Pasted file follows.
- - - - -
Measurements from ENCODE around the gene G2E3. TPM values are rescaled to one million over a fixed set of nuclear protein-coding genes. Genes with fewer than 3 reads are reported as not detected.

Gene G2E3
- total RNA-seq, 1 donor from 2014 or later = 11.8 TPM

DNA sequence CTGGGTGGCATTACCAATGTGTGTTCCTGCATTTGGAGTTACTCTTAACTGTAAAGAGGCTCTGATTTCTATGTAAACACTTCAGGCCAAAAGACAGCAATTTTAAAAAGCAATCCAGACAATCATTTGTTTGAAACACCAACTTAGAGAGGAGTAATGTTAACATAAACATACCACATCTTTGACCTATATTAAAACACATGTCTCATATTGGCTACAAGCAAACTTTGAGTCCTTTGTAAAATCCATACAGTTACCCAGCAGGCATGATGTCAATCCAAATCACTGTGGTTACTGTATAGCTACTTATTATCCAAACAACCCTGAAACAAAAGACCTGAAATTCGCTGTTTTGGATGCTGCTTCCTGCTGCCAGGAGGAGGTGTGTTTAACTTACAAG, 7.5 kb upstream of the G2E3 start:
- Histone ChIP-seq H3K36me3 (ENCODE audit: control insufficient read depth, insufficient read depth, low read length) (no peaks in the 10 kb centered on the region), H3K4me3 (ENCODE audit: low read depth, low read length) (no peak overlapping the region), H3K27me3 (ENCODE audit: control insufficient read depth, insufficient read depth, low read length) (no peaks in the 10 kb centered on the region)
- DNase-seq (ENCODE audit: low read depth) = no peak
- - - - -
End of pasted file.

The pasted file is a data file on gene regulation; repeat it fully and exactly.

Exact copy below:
Measurements from ENCODE around the gene G2E3. TPM values are rescaled to one million over a fixed set of nuclear protein-coding genes. Genes with fewer than 3 reads are reported as not detected.

Gene G2E3
- total RNA-seq, 1 donor from 2014 or later = 11.8 TPM

DNA sequence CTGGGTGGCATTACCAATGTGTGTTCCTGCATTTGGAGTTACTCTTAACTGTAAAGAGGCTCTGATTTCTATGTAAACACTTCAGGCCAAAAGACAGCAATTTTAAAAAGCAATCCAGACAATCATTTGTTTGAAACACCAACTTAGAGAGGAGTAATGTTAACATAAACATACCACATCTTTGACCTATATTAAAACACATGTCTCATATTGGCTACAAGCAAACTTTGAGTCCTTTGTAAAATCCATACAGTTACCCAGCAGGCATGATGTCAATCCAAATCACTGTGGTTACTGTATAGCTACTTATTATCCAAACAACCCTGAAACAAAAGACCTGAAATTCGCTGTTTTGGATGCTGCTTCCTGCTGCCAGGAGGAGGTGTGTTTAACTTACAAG, 7.5 kb upstream of the G2E3 start:
- Histone ChIP-seq H3K36me3 (ENCODE audit: control insufficient read depth, insufficient read depth, low read length) (no peaks in the 10 kb centered on the region), H3K4me3 (ENCODE audit: low read depth, low read length) (no peak overlapping the region), H3K27me3 (ENCODE audit: control insufficient read depth, insufficient read depth, low read length) (no peaks in the 10 kb centered on the region)
- DNase-seq (ENCODE audit: low read depth) = no peak